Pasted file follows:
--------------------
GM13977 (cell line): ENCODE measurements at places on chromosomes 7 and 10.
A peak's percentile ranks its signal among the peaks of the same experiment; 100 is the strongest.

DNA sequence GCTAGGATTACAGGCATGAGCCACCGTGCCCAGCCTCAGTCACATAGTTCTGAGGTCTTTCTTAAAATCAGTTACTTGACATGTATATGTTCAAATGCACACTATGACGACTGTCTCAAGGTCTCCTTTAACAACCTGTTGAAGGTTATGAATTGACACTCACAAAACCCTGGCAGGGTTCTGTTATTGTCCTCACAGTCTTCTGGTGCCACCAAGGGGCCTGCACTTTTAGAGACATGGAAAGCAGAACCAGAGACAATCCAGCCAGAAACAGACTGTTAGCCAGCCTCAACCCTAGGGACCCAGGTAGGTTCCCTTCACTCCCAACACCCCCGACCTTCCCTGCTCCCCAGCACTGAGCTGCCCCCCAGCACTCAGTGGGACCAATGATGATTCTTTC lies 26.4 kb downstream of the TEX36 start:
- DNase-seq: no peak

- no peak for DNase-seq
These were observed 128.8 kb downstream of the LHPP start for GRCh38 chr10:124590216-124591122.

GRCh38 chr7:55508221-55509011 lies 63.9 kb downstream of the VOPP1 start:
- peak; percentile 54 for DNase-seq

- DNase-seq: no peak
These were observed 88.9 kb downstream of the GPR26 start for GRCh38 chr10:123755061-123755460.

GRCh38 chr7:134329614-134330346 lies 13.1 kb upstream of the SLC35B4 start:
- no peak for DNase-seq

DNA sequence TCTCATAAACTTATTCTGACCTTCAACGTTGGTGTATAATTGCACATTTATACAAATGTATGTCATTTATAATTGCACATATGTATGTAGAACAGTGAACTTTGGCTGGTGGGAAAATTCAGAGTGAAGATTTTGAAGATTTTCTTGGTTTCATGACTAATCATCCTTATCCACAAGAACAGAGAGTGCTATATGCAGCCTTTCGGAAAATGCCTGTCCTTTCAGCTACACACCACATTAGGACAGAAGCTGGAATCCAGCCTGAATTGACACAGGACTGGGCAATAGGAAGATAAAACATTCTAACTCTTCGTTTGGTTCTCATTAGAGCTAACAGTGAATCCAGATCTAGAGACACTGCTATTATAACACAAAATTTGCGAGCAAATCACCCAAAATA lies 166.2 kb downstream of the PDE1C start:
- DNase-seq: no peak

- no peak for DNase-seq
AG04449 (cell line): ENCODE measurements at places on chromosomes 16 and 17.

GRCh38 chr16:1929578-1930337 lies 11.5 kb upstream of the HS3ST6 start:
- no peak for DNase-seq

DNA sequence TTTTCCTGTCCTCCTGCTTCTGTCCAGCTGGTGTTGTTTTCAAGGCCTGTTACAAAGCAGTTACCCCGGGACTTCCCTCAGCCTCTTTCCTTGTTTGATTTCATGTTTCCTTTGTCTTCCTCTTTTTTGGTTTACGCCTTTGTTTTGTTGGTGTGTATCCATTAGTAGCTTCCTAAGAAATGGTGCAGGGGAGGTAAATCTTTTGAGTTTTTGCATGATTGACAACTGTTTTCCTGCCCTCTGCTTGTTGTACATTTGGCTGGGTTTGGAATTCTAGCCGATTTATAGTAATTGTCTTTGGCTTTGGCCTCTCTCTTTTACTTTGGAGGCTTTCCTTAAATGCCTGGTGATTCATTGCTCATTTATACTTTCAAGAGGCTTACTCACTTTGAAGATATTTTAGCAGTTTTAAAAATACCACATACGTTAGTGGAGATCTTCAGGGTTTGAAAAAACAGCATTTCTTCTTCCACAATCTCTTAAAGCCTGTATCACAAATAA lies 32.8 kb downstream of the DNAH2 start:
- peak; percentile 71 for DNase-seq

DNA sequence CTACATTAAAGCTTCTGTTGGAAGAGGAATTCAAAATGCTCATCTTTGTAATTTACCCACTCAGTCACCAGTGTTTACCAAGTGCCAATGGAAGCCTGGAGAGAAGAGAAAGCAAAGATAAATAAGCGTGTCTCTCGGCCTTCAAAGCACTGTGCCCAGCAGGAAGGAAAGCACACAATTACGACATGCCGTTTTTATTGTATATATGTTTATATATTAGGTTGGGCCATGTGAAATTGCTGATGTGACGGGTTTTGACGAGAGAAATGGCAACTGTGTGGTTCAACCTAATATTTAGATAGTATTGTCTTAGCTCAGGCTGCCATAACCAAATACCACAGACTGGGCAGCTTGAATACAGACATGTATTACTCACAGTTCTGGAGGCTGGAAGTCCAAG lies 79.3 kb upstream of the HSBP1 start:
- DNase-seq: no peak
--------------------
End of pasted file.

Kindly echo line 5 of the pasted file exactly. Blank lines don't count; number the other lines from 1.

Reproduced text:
- no peak for DNase-seq